Everybody's favorite prom date, the Estes Big Bertha, is a rocket that seems to wind up in every fleet at one time or another. While there are a lot of other rockets in her size range that equal her low, slow, and always stable flights, there's something to be said for building and flying the original. Bertha's getting a little long in the tooth these days and in need of an update, but it's nothing that a quick shot of Kevlar couldn't fix.
The kit contains:
The Bertha instructions remain the standard by which other skill level one kits are written. (I'd prefer that the part numbers were still included as a part of the exploded view, but that's a personal nit that I felt the need to pick.) The Bertha has no "gotchas" and is the perfect starter rocket for those with a taste for small field flying. I attached the engine mount with Elmer's Wood Glue and for the first time in a long time, glued in a stock Estes shock cord with a tri-fold paper mount. Normally I would use about six feet of combined Kevlar® and sewing elastic, but I wanted this comparison to be about stock models built the way the instructions said. So for the sake of the comparison, I went retro.
My fin attachment method did have a nod to the new millennium. I tacked the fins in place using LocTite Gel CA, then filleted them in place with two heavy lines of wood glue per joint.
Although the Big Bertha paint scheme I modeled was the 1969 catalog version, the finishing remained the same. Before anything was done I coated the spirals with thinned Elmer's Fill 'n' Finish, then sanded the whole thing smooth. The fins, which were shaped as was directed in the instructions, were then given two coats of the same Fill 'n' Finish with sanding between each coat. The rocket was given a base coat of white, then masked to allow the 1969 catalog scheme to come to life in black and red paint. I used Valspar paints throughout the project with the final touch being an Estes logo decal that JimZ sent me with an order back in 2001. Why go to this much trouble? Because the current Bertha paint and decal scheme is DULL! If ever there was a rocket ripe for updating, the Big Bertha is it.
Construction Rating: 4 out of 5
While this wasn't my first Big Bertha, I wanted to fly the same progression of motors that I flew in the other three rockets in this comparison: a B4-2, B6-4, and C6-5. All three flights were made on a windy day which I knew from experience would make for some long recovery walks, so I started with the C6-5 flights while my legs were fresh. The Bertha on the C6-5 climbed to a pretty respectable height, then drifted downrange 1/4 of a mile or so. The stretch of field we flew on that day has exactly one rocket eating tree on it, and for a moment it looked as if the Bertha might land in it, but a fortuitous gust carried it past the tree and to the left. I was able to cheat a little and do most of my walking on the access road, which cut down my time between flights and made my legs feel less like lead from stomping through the weeds.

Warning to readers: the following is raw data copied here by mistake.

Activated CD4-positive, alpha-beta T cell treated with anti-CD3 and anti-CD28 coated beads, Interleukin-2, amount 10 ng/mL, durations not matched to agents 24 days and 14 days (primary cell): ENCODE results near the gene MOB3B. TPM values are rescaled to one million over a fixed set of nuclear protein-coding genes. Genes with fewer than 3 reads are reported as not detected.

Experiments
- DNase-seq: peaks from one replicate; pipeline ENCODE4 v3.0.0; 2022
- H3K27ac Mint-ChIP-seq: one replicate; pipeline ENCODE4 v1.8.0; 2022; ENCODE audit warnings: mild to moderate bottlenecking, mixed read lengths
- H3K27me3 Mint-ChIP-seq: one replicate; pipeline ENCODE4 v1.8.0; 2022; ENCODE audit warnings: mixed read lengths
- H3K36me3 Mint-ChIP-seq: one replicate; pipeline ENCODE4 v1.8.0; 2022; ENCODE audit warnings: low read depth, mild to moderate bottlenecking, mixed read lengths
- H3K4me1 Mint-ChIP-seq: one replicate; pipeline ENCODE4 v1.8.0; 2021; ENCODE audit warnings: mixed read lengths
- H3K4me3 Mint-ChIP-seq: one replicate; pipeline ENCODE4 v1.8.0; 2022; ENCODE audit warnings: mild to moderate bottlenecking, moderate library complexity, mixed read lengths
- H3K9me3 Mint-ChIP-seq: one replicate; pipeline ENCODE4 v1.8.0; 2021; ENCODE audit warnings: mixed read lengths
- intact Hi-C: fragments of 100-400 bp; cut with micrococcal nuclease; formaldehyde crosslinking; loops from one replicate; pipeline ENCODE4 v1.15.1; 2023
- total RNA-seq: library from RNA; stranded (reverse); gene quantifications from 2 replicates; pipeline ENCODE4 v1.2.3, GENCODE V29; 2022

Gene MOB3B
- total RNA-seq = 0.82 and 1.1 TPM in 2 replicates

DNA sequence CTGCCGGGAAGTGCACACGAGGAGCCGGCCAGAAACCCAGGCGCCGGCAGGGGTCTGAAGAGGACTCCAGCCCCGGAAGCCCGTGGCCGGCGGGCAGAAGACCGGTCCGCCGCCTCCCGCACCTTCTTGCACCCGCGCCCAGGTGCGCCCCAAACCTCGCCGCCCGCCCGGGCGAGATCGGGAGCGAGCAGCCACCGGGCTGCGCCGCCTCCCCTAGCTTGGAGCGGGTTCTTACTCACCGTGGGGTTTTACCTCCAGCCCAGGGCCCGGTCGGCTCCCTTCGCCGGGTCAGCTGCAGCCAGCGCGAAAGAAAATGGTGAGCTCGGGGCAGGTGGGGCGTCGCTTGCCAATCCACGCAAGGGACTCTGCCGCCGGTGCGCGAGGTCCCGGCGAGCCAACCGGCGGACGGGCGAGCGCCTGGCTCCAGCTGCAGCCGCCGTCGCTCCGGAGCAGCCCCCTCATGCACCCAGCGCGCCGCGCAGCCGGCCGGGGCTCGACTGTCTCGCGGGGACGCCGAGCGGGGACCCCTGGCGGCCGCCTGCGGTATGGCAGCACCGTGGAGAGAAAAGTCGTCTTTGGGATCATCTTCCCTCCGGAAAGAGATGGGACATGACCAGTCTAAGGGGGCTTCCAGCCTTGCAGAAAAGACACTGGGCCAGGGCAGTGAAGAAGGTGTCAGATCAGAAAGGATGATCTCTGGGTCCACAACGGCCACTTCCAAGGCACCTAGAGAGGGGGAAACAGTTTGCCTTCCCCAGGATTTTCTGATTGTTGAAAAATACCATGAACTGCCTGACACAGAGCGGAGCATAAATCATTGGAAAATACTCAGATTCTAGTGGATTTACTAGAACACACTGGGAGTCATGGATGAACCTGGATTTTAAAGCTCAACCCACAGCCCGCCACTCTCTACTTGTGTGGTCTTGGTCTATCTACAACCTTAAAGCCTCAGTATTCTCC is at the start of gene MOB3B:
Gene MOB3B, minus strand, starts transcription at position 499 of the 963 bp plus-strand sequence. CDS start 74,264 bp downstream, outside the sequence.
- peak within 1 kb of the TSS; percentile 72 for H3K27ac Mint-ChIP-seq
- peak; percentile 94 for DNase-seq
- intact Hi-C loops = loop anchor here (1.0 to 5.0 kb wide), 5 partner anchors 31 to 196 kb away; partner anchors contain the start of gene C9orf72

The B6-4, while noticeably lower than the C6-5 flight, would still allow you decent small field flights with very little fear of losing the rocket to a tree. The Bertha recovered about 100 yards from the pad and I was back prepping for the third flight very quickly. Flight #3 was on a B4-2, which was suggested to me as a way to get a good liftoff picture. I still managed to get the rocket smoking on the rod, but the flight was interesting in that it took a moment for the rocket to find it's way after clearing the rod. It looked as if it stopped for a moment before kinking noticeably to the right as the wind caught the big fins. Recovery on the B4-2 flight was just past the pad, but windcocking was pretty severe. (Not always a bad thing.)
Recovery was handled by the stock 18" Estes chute, heavily reefed to cut down on the aforementioned recovery walk. That didn't matter though. I walked myself to death anyway. This hobby needs caddies.
Flight Rating: 4 out of 5
PROs: Classic styling, variety of catalog paint schemes to choose from, and foolproof design and instructions.
CONs: Not enough shock cord! And would it kill Estes to come into the 21st century and start including Kevlar® as part of the recovery system?
Overall Rating: 4 out of 5
Background: This spring I ran a build session for faculty kids at the school where I teach. I ended up using the Quest Bright Hawk for the 7-9 year olds and the Quest Big Betty for the 10-12 year olds. After the build session, I began thinking about the types of rockets that would make great first builds for a budding rocketeer. I wanted to select rockets to compare that had the ...
(by Paul Gray) Background The Big Bertha is a classic rocket built and flown by thousands of people around the world since 1965. Its was designed to have a rather impressive size and to develop the skills of people who are advancing themselves further in the hobby of model rocketry. Because of its size and performance, it is a great rocket to fly on a football field on C motors, ...